The suit at U.S. District Court in northern Texas involves an interesting quirk in Time Warner Cable’s retransmission consent dispute with Hearst, which since July 9 has left more than 2M cable customers in 11 markets without access to the broadcaster’s programming. The No. 2 cable company is filling the gap in some of its communities by importing signals from Nexstar’s CBS affiliate in Rochester, NY and NBC affiliates in Terre Haute, Ind. and Wilkes Barre, Penn. It’s usually illegal for a pay TV provider to import a signal from a distant station — especially without its consent. Nexstar is asking the court to force Time Warner Cable to pull the plug. Nexstar says that the cable company is infringing on the copyright for its local newscasts, and is “irreparably harming Nexstar’s goodwill with its national networks and advertisers.” On Friday the company filed an emergency petition to the FCC seeking an injunction and sanctions against Time Warner Cable. “Nexstar intends to pursue all legal and regulatory remedies to cause Time Warner to cease and desist misappropriating signals,” the broadcaster says. But Time Warner Cable says that its carriage of the Nexstar signals “is fully authorized by the retransmission consent agreement between the parties.” The company adds that it is “disappointed that Nexstar is working to assist and expand Hearst’s leverage against us and our customers.” It says that it will fight “this aggressive and coercive … Read More »
It will take years before most ad sales will hit the peaks that TV stations saw in 2007, Moody’s Investors Service analyst Carl Salas says this morning in an industry report. Local businesses have been slow to increase their spending after the economy tanked in 2008 and 2009 — and now broadcasters must compete for those dollars against websites, social media, digital displays and other emerging media. Sure, stations will see some extra cash from retransmission consent deals with pay TV providers. But it won’t be a windfall: Major networks are demanding reverse compensation agreements from their affiliates, giving the national broadcasters much of the dough collected by the stations that they used to pay to carry their programs. Read More »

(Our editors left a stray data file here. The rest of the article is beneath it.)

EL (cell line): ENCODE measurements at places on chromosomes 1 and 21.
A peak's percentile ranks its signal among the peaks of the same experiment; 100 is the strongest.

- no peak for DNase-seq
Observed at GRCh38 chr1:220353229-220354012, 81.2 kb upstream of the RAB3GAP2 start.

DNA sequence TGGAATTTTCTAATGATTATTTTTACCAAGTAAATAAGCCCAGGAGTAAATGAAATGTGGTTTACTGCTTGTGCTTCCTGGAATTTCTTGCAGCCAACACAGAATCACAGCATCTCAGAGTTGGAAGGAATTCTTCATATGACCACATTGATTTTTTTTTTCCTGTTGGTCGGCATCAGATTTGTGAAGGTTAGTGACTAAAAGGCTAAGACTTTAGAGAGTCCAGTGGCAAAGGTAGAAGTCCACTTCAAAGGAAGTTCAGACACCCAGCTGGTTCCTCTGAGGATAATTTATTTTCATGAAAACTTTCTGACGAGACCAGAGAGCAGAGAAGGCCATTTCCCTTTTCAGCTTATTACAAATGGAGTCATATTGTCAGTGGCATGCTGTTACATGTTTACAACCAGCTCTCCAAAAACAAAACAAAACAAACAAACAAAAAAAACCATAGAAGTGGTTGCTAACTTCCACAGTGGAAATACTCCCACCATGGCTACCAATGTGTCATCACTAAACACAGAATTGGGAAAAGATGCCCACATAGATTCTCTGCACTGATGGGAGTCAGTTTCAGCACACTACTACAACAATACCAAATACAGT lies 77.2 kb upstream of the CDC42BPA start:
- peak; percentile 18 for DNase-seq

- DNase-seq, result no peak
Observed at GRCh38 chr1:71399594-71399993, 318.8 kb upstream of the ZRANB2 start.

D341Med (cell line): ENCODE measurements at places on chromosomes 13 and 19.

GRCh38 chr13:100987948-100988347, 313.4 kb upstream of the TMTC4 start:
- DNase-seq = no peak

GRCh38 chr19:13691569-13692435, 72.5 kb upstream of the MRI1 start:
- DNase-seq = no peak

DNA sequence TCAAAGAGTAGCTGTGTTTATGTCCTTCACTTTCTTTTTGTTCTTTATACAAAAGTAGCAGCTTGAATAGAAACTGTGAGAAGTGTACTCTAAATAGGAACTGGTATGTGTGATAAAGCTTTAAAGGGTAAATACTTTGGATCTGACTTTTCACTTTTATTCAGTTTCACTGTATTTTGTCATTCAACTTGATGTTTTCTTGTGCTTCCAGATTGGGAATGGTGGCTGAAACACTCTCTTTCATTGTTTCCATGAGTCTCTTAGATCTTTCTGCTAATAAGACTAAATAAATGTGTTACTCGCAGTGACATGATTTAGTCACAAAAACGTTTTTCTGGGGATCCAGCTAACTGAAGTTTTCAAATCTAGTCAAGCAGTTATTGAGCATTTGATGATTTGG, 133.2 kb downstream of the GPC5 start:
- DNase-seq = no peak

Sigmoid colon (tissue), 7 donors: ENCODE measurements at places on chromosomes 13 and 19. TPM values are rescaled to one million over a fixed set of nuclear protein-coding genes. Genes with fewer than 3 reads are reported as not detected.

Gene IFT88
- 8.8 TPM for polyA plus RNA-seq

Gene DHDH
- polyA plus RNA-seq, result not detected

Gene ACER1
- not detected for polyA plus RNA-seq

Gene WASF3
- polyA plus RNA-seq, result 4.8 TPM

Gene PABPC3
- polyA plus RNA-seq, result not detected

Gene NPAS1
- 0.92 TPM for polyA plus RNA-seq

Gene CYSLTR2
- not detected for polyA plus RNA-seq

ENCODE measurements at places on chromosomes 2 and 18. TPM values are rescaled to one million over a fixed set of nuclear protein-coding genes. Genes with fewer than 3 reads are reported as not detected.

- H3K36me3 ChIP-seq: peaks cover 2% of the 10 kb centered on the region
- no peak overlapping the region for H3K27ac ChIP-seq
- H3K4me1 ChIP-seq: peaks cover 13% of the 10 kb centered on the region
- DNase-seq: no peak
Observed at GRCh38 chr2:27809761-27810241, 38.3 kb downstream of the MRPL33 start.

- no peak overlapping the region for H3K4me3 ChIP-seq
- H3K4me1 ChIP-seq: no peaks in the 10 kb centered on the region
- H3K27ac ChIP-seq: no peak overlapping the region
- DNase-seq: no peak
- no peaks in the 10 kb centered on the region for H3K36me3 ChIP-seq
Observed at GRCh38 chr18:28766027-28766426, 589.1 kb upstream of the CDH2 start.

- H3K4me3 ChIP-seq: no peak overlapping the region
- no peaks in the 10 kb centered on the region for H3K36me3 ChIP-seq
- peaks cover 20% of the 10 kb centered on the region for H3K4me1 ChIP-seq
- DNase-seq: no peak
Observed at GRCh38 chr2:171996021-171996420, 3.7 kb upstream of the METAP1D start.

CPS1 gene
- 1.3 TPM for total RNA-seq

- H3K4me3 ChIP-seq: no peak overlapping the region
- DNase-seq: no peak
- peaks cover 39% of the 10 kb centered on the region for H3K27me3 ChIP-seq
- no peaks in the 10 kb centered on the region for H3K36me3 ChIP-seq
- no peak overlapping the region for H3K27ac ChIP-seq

The nine-station acquisition includes ABC affiliates in Denver, Indianapolis, San Diego, and Bakersfield, CA. When the transaction is complete, 10 of Scripps’ 19 stations will be ABC affiliates – making it the largest independent owner of ABC stations. McGraw-Hill’s other stations are low-power affiliates of Spanish language network Azteca America. Wells Fargo analyst Marci Ryvicker says this morning that the terms are “a positive for the broadcast TV space” because they reaffirm the value of stations at a time when potential buyers are growing concerned about the prospects for the ad market. Nexstar is still looking to sell. McGraw-Hill wanted to unload its stations as it prepares to split into two companies, and deal with shareholder concerns that it has become too unfocused. Here’s the release: Read More »
The owner of 65 stations in 36 markets joins McGraw-Hill, Freedom, and Young Broadcasting in the ranks of TV owners looking for buyers. Analysts say that Nexstar could fetch about $1B. Its stations reach 11.6% of all households, and include affiliates of NBC, CBS, ABC, FOX, MyNetworkTV, The CW, LATV, TV Azteca and Telemundo. Potential buyers may want in as stations prepare to collect potentially record breaking ad revenue from political candidates in 2012. But Fox recently yanked its affiliation agreements with Nexstar stations in Fort Wayne and Evansville, Indiana in disputes over how much revenue the network should collect from the retransmission consent payments that the stations receive from cable and satellite operators.
Irving, TX (July 21, 2011) – Nexstar Broadcasting Group, Inc. (NASDAQ: NXST) announced today that its Board of Directors has decided to explore and evaluate strategic alternatives intended to maximize shareholder value, including a possible sale of the Company. The Company has retained Moelis & Company as its financial advisor and Kirkland & Ellis LLP as its legal counsel.
The Company has not made a decision to pursue any specific strategic transaction or other strategic alternative and there is no set timetable for the process, so there can be no assurance that the exploration of strategic alternatives will result in a sale of the Company or any other transaction. The Company does not intend to disclose developments with respect to the progress of its strategic